Bull thistle is a biennial weed common in Europe and Asia. It was introduced into North America in the 1800s and has naturalized all over the United States including Hawaii and Alaska. It is usually found in disturbed areas such as roadsides, ditch banks, logged areas and pastures but makes its way into gardens and lawns. It is not a major problem in vegetable gardens or annual beds where tilling the soil each year prevents it from completing its two year life cycle. The flowers provide nectar to many insects including honeybees, wool-carding bees, and butterflies. Birds, especially finches, are attracted by the seeds.

Description: The first year bull thistle appears as a rosette up to three feet in diameter of oblong leaves bearing spines on their margins. Older leaves may have hairs on the upper surface. The following year the plant sends up a 2-5” tall hairy branched stem bearing spiny “wings” and gray-green lanceolate leaves that are deeply lobed and armed with spines. Coarse hair covers the upper surface and fine whitish hair covers the lower surface. Compact flower-heads l½-2” wide and rose to reddish rose in color appear in mid- to late summer singly or in clusters and are surrounded by spiny-tipped bracts. A single plant can produce up to 10,000 seeds which bear a plume-like appendage that facilitate wind dispersal and can remain viable in the soil for over ten years. A fleshy tap root anchors the plant.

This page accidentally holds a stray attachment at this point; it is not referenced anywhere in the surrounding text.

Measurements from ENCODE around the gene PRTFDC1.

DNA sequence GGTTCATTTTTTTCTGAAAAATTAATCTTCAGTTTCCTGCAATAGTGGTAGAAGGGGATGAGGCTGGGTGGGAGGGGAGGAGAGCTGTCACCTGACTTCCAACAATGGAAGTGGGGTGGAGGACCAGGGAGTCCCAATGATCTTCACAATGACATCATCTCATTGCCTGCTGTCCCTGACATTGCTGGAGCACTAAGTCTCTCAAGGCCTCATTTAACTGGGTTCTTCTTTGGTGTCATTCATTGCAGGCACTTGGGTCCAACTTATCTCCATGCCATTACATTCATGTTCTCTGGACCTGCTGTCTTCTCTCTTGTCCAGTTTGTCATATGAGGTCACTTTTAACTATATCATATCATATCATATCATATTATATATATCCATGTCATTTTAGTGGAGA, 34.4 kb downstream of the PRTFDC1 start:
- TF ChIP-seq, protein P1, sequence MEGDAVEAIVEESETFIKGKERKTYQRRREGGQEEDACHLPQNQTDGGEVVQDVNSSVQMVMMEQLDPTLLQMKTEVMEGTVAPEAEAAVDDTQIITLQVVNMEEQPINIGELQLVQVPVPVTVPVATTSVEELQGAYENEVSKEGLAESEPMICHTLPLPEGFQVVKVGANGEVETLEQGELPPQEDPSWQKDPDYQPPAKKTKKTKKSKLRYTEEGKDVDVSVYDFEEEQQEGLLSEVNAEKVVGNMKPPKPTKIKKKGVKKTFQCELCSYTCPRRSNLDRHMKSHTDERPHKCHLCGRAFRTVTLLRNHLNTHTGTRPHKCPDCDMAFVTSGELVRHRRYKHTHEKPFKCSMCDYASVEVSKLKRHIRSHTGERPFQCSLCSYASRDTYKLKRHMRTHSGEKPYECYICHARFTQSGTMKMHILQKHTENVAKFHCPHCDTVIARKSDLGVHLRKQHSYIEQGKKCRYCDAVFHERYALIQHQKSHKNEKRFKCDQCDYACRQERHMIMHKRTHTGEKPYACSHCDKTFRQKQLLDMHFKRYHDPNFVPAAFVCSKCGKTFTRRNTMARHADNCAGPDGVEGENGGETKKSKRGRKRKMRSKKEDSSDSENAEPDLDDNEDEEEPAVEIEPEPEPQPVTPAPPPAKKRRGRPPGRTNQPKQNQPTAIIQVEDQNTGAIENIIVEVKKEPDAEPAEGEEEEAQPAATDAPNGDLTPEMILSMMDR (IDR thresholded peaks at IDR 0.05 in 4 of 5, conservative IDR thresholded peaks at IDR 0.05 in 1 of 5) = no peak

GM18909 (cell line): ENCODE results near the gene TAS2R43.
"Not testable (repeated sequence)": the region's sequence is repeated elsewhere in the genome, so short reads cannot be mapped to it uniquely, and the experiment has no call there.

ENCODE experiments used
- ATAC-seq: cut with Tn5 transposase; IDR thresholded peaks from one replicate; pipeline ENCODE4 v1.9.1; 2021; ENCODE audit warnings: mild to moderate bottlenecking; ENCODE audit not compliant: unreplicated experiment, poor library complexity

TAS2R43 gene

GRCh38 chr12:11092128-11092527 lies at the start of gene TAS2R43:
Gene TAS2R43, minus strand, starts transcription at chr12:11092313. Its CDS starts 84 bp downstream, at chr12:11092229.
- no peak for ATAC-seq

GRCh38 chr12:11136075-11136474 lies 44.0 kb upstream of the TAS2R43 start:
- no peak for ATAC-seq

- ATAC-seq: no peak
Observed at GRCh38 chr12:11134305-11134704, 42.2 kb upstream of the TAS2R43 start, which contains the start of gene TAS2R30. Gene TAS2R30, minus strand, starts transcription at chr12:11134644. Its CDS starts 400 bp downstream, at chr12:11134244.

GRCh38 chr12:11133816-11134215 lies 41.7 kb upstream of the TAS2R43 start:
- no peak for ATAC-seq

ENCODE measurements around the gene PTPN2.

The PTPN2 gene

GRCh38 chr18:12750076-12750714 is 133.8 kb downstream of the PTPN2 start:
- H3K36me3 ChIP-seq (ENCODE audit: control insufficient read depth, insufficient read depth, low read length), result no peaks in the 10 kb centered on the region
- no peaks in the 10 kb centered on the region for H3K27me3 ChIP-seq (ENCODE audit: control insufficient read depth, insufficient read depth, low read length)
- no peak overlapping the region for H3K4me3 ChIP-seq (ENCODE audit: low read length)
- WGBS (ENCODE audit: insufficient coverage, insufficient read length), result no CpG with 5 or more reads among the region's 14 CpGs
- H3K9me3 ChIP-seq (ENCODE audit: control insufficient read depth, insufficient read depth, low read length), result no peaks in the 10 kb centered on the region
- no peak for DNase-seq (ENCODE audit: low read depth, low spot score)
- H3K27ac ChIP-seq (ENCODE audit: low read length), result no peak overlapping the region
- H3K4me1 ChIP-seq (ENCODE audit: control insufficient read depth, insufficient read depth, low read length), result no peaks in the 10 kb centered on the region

Weeds and their Control Pointer Control: The huge amount of seed produced is the major cause of bull thistle infestations. Cutting the root 1-2” inches below the soil level either in the rosette form or as the 2nd year plants are producing their flowers is the most effective way of removing them from garden or lawn. Plants that are cut too soon or not deeply enough will resprout. Yearly deep cultivation can be an effective control measure too. Herbicides can be used but are not usually needed for small scale elimination of this weed in the garden.

By Karen